Image: Silver trader displays silver ornaments
AMIT DAVE  /  Reuters
Ordinarily playing second fiddle to gold, silver came into the spotlight when the price per ounce hit $25 in late 2010 and continued to soar. 
By
msnbc.com contributor
updated 5/20/2011 7:32:03 AM ET 2011-05-20T11:32:03

The great silver rush of 2011 is charging ahead, even though the price of the precious metal has dropped from record highs.

Last month, silver prices skyrocketed to an all-time high of $48 an ounce, causing many Americans to rifle through their jewelry boxes, attics and drawers for old necklaces and other silver trinkets.

Silver is now trading at about $35 an ounce, but with gas and food prices soaring, people still are looking to raise some money by unloading their shiny objects.

Ordinarily playing second fiddle to gold, silver came into the spotlight when the price per ounce hit $25 in late 2010 and continued to soar. 

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"It's doubled since last year," Michael Toback, owner of a precious metals supply house in New York City, says of the number of people bringing him silver they want to sell. Jewelry such as silver chains or charms might yield a few bucks, he says, but the real value is in heavier pieces like sterling silverware, as well as tableware like platters, candlesticks and napkin rings.

Toback says some of the people selling silver now are those who bought silver coins and bullion the last time the price came close to $50 an ounce back in 1980, only to watch it drop below $5 shortly thereafter. Many others, though, aren't hobbyist investors, but ordinary people hoping to take advantage of silver's historically high value.

Many visit pawn shops or antique stores, while others sell their silver items at Tupperware-party-style events, at which guests come in with silver and leave with cash.

Entrepreneur Lisa Rosenthal, owner of a 3-year-old company in suburban Boston that runs gold-buying parties, expanded her business early this year to capture the burgeoning interest in silver. While her associates previously bought silver from event participants as a courtesy, Rosenthal now markets silver-specific buying parties. Since March, Party of Gold's associates have been booking a couple hundred silver-buying parties each month around the country. "The quantity of silver we receive now is pretty tremendous," she says.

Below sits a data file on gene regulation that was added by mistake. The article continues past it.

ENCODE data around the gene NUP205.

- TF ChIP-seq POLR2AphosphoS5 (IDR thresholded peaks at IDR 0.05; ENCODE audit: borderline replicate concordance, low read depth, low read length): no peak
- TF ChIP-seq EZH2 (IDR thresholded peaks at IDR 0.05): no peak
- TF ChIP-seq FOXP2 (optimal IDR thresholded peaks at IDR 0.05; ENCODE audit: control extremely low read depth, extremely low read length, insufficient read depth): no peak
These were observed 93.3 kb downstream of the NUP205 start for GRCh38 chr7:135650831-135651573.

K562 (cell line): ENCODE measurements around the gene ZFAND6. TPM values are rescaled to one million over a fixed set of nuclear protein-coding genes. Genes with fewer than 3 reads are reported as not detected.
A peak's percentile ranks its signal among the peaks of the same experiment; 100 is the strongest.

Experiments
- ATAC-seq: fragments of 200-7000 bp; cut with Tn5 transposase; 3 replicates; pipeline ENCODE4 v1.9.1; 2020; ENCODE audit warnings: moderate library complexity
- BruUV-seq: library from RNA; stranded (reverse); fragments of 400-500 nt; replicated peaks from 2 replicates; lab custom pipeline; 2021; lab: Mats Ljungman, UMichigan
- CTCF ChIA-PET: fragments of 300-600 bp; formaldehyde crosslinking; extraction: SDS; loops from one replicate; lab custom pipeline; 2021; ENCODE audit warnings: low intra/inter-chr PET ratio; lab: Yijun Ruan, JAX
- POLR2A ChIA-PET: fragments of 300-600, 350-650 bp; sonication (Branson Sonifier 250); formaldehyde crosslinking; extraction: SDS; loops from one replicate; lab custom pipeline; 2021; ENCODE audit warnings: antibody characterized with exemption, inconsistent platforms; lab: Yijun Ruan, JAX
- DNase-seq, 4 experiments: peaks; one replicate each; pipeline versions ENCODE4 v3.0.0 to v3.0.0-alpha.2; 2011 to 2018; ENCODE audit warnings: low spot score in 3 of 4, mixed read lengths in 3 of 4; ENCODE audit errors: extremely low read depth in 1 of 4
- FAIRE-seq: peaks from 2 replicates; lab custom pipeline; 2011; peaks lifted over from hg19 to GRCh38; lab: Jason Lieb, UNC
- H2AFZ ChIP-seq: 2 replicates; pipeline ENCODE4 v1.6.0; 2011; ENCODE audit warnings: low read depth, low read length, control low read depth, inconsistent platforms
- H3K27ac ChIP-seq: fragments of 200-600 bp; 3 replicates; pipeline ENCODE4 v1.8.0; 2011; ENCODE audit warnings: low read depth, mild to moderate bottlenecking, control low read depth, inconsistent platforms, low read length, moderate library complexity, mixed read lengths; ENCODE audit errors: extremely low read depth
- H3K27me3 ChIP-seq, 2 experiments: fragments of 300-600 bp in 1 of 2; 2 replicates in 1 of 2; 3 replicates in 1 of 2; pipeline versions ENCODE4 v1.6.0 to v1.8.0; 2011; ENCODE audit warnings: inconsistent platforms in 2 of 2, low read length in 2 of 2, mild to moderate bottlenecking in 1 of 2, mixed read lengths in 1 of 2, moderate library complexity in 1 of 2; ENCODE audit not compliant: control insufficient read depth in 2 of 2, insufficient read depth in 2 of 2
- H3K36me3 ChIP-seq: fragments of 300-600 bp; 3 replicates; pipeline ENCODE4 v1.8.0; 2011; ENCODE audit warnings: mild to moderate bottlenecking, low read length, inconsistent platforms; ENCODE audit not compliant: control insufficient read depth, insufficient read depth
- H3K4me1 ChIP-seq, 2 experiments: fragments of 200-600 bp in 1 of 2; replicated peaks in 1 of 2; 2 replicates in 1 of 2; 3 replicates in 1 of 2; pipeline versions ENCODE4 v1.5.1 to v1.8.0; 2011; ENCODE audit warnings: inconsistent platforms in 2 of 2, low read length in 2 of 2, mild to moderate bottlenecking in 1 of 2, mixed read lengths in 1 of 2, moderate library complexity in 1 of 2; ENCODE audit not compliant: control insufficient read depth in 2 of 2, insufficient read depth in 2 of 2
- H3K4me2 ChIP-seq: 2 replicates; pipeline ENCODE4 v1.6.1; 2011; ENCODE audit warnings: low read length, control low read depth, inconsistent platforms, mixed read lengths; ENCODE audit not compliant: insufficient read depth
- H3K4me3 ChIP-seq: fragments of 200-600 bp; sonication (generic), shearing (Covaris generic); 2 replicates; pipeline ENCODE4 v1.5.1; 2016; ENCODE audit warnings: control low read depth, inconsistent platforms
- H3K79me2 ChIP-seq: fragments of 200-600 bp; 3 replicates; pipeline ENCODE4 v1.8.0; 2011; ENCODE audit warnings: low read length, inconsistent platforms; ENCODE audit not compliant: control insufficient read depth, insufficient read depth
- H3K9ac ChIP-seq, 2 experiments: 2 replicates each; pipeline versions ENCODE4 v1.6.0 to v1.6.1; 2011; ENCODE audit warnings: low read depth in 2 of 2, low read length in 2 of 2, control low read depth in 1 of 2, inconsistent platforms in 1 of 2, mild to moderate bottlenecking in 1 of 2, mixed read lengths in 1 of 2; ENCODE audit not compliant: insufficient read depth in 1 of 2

Dave Crume, vice president of A-OK Pawn and Retail in Witchita, Kan., and president of the National Pawnbrokers Association, says he's buying a lot more silver these days, a phenomenon which his fellow pawnbrokers report experiencing, as well. "I'm probably seeing a 300 percent increase, at least," he says.

Crume says people know their silver is worth more than it used to be, but often they don't have a good sense of how much it's gone up. "The majority of people are pleasantly surprised" when they find out how much they can earn from a tarnished pitcher or cache of mismatched flatware.

This was exactly what happened to Susan Baker, an accounting manager from Boylston, Mass.. Baker took some of her in-laws' old silver to sell last month when her husband's siblings were cleaning out the family home in preparation for putting it on the market. Baker says she had a small assortment of items — a couple of candlesticks, napkin rings, commemorative mugs and around 40 pieces of silverware — and was bowled over when the buyer offered her nearly $1,250 for the collection.

"We knew that silver had some value, but it was a pleasant surprise that it was that much," she says. "But right there on the spot, she wrote us a check."

While Baker says her family plans to put their windfall towards a group vacation, other people selling silver are pressed by economic necessity, buyers say. "In some cases, they tell me they're behind on their mortgage payment," says Larry Nyborn, co-owner of Precious Metals Reclaiming Service in Westwood, Mass. "I've heard that more than once, that's for sure."

"For the average person, their silver and gold is one of the few things that has gone up," says Phil Dreis, owner of the Antique Cupboard in Waukesha, Wis. "They're facing the problem of more expensive food and gasoline, their wages haven't gone up and a lot of sources of people's wealth have disappeared. This is one of the few that's been a success story."

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